[NICE's guideline on glaucoma, recommendation 1.5.17]

Information

This quality statement is taken from the glaucoma in adults quality standard. The quality standard defines clinical best practice for glaucoma in adults and should be read in full.

Quality statement

People with COAG, suspected COAG or with OHT are given the opportunity to discuss their diagnosis, prognosis and management, and are provided with relevant and accessible information and advice at initial and subsequent visits in accordance with NICE guidance.

Quality measure

Structure
Evidence of arrangements to ensure that people with chronic open angle glaucoma (COAG), suspected COAG or with ocular hypertension (OHT) are given the opportunity to discuss their diagnosis, prognosis and management, and are provided with relevant and accessible information and advice at initial and subsequent visits in accordance with NICE guidance.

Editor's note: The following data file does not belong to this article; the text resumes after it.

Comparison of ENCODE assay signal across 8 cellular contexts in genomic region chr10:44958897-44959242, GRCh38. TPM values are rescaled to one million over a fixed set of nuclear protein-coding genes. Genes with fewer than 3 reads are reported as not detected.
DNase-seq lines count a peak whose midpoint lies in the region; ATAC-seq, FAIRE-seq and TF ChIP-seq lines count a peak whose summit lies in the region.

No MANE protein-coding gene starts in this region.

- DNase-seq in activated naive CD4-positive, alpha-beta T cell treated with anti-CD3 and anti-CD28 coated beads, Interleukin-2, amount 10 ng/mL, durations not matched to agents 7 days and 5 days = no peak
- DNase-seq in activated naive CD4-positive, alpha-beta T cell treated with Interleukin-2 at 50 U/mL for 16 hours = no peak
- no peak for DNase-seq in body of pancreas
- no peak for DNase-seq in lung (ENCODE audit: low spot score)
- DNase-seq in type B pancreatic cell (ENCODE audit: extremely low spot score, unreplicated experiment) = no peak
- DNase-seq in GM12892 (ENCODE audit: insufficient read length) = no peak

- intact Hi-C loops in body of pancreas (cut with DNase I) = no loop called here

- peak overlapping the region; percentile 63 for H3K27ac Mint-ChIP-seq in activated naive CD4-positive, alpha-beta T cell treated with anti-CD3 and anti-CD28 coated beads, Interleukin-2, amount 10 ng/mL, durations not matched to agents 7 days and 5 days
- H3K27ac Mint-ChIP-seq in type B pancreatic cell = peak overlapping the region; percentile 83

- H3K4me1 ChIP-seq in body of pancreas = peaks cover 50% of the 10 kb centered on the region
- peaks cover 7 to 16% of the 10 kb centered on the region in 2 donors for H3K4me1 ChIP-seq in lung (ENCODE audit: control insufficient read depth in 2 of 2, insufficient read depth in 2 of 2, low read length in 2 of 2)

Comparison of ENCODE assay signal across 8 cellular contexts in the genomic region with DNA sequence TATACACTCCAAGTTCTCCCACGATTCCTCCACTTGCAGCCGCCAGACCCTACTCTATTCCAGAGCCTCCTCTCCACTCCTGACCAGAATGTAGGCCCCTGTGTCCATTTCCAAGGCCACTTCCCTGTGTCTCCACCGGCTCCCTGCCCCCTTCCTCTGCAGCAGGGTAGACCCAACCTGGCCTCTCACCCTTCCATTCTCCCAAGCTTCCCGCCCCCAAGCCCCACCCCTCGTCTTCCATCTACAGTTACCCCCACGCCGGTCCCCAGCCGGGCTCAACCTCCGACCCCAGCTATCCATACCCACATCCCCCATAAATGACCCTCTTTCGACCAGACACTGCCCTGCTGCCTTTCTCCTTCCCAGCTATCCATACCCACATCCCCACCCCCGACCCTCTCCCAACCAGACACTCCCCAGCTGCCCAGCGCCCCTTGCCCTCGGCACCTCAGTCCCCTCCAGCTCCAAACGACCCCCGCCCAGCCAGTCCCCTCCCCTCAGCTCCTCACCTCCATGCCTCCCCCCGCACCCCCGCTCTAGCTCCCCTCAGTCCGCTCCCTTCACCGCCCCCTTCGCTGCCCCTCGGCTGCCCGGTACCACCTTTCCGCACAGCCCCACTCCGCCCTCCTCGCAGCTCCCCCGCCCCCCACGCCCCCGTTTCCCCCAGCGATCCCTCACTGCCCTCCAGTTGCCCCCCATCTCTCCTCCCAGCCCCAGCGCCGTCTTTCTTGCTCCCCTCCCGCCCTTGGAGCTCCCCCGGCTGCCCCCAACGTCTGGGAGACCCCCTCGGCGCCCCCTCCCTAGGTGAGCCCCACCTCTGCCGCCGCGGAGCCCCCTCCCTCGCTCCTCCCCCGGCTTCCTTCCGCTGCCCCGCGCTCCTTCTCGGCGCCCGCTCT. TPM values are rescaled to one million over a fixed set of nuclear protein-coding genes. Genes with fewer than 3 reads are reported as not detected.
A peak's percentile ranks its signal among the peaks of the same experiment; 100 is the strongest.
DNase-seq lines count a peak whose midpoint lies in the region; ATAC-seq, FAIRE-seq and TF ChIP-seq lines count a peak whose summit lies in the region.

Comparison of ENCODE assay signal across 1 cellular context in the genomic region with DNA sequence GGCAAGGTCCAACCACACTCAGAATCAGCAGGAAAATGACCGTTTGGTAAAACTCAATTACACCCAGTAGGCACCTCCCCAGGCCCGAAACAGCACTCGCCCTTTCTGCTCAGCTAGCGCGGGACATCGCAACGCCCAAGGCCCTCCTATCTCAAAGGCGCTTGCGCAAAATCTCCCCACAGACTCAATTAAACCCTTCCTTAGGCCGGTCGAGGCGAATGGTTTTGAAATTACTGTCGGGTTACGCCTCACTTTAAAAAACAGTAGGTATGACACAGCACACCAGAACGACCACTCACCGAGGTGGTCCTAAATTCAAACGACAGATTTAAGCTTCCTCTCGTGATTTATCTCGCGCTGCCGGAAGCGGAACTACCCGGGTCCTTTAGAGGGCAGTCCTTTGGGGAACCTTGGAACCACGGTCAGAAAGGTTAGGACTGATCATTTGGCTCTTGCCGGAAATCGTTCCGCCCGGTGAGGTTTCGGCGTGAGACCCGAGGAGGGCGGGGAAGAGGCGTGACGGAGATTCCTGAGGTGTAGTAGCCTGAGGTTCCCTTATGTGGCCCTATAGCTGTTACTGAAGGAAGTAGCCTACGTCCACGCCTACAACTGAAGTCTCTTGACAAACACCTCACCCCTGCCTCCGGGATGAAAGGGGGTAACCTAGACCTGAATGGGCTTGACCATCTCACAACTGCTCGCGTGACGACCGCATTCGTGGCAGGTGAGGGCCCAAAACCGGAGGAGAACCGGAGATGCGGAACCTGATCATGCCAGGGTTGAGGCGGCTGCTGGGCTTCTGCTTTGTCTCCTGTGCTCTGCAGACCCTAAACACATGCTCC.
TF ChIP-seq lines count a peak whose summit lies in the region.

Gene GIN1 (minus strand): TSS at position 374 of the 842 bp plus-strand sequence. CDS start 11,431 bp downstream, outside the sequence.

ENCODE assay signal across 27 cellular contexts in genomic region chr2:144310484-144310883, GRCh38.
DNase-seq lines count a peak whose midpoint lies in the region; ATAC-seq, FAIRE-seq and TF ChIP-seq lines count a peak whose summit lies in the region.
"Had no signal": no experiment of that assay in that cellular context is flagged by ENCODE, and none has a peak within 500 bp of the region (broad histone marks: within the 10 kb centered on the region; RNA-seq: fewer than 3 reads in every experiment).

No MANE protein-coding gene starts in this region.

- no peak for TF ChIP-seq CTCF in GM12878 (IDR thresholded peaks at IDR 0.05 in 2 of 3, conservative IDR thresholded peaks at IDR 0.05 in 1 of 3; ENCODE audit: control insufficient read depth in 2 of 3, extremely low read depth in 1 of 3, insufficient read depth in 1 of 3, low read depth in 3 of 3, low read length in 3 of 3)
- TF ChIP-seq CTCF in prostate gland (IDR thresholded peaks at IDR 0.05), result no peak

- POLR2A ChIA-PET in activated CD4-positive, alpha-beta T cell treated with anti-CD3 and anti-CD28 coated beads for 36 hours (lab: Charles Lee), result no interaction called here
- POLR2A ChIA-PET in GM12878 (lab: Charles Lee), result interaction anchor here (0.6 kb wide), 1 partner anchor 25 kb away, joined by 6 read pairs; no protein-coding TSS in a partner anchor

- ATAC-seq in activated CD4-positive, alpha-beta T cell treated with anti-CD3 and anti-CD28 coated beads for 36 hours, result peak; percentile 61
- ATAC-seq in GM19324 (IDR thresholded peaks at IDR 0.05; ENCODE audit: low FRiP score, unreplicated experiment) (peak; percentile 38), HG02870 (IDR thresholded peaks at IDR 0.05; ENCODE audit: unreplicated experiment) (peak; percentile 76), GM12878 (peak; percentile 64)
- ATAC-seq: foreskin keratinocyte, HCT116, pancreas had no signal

Data source: Local data collection.
Process
Proportion of people with COAG, suspected COAG or with OHT who are given the opportunity to discuss their diagnosis, prognosis and management and who are provided with relevant and accessible information and advice at initial and subsequent visits in accordance with NICE guidance.
Numerator – the number of people in the denominator given the opportunity to discuss their diagnosis, prognosis and management and provided with relevant and accessible information and advice at initial and subsequent visits in accordance with NICE guidance.
Denominator – the number of people with COAG, suspected COAG or with OHT.
Data source: Local data collection.

What the quality statement means for each audience

Service providers ensure that people with COAG, suspected COAG or with OHT are able to discuss their diagnosis, prognosis and management, and are provided with relevant and accessible information and advice at initial and subsequent visits in accordance with NICE guidance.
Healthcare professionals discuss diagnosis, prognosis and management with people with COAG, suspected COAG or with OHT and provide them with relevant and accessible information and advice at initial and subsequent visits in accordance with NICE guidance.